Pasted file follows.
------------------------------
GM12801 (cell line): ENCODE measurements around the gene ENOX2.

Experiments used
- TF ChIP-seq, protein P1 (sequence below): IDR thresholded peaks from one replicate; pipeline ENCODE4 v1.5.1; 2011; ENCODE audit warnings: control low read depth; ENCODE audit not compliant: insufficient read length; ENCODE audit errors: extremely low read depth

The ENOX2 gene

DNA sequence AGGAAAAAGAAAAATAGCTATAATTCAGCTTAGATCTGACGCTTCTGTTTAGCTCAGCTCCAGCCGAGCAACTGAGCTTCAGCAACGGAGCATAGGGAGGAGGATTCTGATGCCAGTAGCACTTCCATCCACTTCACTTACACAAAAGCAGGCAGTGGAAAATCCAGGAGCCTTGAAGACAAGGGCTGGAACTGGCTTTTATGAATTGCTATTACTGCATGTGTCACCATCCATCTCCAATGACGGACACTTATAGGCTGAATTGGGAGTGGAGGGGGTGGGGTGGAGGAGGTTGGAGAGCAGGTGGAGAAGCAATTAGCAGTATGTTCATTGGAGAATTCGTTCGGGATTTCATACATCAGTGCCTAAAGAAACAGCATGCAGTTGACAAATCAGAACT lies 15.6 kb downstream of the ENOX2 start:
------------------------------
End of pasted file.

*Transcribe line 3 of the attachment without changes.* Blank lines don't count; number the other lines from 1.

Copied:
- TF ChIP-seq, protein P1 (sequence below): IDR thresholded peaks from one replicate; pipeline ENCODE4 v1.5.1; 2011; ENCODE audit warnings: control low read depth; ENCODE audit not compliant: insufficient read length; ENCODE audit errors: extremely low read depth